Friday 5: About Parkinson’s Disease

Five things I learned this past weekend about Parkinson’s Disease:

  1. Caffeine consumption appears to be protective against Parkinson’s disease. The more coffee you drink, the greater decrease in risk of PD.
    Score for me! Pass the coffee pot, please!
  2. Sleep problems are a feature of the disease. My dad suffers from insomnia on a regular basis and –probably related — drowsiness in the daytime (he fell asleep constantly during lunch on Sunday — yet woke up enough to snitch my last bite of dessert when I left the table to refill my water glass).
  3. While I knew that dementia often accompanies PD in the later stages, I didn’t know until this week that a person with PD has two to six times the risk of dementia compared to the general population.
  4. Not too surprisingly, there are issues with mood difficulties in people who have PD, especially when the PD is combined with dementia. The top 3 mood difficulties are depression, apathy and anxiety.  (My dad is often vexed in the middle of the night, so I am grateful that he can take anti-anxiety medication.) And seriously, wouldn’t you be depressed if you were dealing with PD?
  5. Some of Dad’s behavioral issues that the family has been made aware of recently might be related to the disease or his medications — or, I can continue to believe that with age and dementia, the filters fall away and behaviors & thoughts from earlier in life come back to roost.  Nevermind the mixed metaphors, just guard your dessert plate, the kitchen counter, and the garbage can.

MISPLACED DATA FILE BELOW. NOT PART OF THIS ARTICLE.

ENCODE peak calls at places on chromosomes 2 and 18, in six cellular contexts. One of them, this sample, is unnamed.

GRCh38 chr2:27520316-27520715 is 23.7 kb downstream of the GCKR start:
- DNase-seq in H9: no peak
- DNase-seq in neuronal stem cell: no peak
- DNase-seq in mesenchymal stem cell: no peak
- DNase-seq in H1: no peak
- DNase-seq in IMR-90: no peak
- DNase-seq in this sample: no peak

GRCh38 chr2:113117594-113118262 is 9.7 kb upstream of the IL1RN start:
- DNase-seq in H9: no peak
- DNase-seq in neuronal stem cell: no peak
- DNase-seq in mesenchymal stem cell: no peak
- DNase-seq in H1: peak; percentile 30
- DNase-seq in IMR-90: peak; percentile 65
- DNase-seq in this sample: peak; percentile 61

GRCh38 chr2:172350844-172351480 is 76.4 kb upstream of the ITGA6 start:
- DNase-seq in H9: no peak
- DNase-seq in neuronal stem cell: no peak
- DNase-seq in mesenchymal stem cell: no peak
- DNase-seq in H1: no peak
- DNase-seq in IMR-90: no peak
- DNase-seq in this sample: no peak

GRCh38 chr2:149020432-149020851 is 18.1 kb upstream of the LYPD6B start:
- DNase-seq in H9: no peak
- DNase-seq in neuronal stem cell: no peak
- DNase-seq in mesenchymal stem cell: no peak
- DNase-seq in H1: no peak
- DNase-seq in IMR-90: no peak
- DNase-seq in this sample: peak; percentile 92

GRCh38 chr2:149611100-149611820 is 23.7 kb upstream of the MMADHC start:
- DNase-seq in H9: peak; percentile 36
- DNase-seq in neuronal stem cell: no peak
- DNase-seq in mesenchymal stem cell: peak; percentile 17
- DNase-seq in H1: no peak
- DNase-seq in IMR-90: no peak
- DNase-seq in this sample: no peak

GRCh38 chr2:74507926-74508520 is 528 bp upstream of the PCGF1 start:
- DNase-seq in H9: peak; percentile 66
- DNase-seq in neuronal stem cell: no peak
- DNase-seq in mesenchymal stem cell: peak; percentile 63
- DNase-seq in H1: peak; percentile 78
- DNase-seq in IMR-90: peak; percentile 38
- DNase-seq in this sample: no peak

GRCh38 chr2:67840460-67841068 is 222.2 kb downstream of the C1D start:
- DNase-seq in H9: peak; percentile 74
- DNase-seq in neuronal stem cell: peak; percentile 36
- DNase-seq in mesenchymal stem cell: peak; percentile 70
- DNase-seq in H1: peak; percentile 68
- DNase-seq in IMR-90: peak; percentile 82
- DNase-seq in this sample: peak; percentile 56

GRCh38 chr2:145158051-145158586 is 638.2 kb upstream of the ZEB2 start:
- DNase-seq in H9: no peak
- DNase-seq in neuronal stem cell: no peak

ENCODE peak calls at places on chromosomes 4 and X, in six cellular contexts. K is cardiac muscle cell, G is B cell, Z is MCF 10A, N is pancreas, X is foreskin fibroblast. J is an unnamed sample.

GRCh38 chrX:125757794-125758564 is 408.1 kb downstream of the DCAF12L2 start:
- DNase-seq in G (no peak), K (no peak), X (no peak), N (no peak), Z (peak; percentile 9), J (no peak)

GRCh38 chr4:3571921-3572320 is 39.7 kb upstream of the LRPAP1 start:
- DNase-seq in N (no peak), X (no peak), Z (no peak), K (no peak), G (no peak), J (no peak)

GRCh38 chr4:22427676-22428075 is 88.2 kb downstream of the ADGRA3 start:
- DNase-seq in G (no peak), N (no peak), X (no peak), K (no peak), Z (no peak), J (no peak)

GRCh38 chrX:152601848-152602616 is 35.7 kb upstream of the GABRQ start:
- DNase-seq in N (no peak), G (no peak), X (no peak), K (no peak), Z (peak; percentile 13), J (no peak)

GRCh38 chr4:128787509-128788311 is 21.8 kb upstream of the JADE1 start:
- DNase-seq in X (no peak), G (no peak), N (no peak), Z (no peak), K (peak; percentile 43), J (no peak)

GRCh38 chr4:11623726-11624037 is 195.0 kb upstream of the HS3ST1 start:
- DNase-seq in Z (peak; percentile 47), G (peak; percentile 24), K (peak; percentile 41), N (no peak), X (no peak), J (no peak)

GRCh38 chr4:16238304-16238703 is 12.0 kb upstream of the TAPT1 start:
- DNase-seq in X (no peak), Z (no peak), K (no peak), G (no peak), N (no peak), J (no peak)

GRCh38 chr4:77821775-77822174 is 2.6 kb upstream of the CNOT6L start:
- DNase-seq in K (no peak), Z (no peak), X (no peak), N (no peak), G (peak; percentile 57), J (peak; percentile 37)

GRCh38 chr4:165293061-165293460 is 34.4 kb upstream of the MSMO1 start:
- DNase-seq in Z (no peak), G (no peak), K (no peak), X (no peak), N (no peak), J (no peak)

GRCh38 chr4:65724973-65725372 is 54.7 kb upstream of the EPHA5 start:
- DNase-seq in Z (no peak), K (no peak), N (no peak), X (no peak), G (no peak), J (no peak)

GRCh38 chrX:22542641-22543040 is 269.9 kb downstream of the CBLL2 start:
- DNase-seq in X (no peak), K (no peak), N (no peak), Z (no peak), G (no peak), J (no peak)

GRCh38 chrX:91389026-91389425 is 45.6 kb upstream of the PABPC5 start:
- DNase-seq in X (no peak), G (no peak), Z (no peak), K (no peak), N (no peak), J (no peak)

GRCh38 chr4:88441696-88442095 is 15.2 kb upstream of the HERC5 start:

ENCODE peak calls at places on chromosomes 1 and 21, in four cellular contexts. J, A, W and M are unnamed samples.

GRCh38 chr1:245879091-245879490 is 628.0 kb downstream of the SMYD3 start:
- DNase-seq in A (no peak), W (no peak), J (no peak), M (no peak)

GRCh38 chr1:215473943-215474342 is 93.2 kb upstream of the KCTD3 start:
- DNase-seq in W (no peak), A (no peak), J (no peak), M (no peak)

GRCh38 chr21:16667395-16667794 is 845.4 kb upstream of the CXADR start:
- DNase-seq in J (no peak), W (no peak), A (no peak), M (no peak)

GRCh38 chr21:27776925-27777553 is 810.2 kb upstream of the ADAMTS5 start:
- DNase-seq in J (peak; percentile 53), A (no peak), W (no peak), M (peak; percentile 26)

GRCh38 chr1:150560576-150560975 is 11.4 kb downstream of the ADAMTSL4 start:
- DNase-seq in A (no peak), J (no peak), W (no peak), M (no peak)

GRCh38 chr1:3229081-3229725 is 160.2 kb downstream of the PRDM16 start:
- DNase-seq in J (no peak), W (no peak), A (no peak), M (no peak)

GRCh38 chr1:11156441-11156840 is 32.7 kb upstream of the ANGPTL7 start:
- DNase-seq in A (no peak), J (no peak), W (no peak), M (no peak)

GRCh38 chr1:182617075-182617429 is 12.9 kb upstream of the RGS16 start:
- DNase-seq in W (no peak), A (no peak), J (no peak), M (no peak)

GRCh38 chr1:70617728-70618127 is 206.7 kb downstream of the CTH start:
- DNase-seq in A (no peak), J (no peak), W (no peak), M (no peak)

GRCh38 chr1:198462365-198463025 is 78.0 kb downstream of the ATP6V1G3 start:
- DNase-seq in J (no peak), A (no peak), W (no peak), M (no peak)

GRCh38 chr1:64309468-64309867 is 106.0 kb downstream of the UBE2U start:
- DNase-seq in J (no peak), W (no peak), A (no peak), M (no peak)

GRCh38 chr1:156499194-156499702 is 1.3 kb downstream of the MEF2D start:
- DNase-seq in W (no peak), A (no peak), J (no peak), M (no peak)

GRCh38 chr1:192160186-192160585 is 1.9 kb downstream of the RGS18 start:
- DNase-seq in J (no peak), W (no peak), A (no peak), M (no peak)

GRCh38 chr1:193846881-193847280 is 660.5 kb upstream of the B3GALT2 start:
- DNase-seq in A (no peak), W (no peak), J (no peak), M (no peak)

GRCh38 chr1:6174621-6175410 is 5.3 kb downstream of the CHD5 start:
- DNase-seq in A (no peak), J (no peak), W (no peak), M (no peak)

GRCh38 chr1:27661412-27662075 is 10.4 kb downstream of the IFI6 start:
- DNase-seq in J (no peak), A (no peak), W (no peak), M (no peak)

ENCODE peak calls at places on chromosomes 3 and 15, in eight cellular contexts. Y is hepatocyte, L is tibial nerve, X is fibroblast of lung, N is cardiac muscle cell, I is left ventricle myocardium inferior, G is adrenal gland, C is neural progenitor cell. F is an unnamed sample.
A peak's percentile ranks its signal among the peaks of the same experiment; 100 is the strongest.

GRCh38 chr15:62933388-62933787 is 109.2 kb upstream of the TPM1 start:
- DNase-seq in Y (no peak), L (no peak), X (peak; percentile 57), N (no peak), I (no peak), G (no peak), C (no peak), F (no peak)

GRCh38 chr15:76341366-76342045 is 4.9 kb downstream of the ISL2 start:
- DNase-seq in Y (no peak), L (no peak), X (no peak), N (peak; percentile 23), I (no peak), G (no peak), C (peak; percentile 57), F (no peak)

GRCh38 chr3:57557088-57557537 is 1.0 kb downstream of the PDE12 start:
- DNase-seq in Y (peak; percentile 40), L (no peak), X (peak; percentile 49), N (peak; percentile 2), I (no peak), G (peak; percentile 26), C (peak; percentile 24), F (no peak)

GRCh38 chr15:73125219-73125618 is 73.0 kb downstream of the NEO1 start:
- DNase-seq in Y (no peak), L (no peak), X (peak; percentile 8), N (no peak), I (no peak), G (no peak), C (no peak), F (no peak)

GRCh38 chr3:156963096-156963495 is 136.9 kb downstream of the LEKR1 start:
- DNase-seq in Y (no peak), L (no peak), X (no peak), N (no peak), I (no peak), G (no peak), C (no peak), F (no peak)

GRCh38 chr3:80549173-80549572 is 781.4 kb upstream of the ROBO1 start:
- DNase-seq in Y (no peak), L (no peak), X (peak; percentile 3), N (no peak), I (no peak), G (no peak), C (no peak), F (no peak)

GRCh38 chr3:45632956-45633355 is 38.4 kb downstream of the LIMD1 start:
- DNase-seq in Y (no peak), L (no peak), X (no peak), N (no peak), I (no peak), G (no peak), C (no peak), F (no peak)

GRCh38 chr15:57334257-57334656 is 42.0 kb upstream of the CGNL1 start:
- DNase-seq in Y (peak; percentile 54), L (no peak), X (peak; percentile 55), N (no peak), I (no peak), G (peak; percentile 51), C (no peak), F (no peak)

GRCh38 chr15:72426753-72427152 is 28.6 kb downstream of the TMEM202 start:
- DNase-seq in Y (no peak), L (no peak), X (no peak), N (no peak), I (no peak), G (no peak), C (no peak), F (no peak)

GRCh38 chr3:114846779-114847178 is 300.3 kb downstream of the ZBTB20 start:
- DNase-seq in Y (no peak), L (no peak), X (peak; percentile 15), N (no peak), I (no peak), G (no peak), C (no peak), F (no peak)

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5 thoughts on “Friday 5: About Parkinson’s Disease

  1. This sounds like another one of the debilitating diseases. So happy you got a chance to visit and spend some time with your dad before he got further along. Hugs Karen

  2. I was glad to see that you were able to visit him. My father had some of the same symptoms you describe, but the main thing I learned about Parkinson’s Disease is that it looks different in every patient. For some of my father’s symptoms, we never did determine whether it was the illness or the medications causing them.

    I was always astonished at the strength in my father’s hands. The rest of his body was very weak, but if he grabbed hold of my arm, it was all I could do to pry his fingers off of me.

    One thing that usually calmed my Dad down when he was anxious or angry was singing hymns.

  3. These are very interesting facts. My father-in-law has Parkinson’s. Oddly enough, he was/is a 4-5 cup a day coffee drinker for his entire adult life. And, also oddly, he is a champion sleeper — full nights, plus at least one nap a day, in spite of all the coffee.

    • Jen, One thing I’ve learned about PD: it is unique to each person. In fact, that is part of the reason it is so difficult to diagnose. These are only 5 things out of a list of many; I’ve heard from other people that the symptoms and ways that disease manifests itself can be very different. Medication can effect any of these symptoms (either by alleviating them or causing greater issues). Since my dad was not a coffee drinker, so I’m going to hold onto a bit of hope about that “prevention” for myself — especially since all 4 of his kids inherited the benign familial essential tremor, which I have passed on to at least 2 of my own kids.

      I hope your FIL continues to sleep well. That is a blessing!

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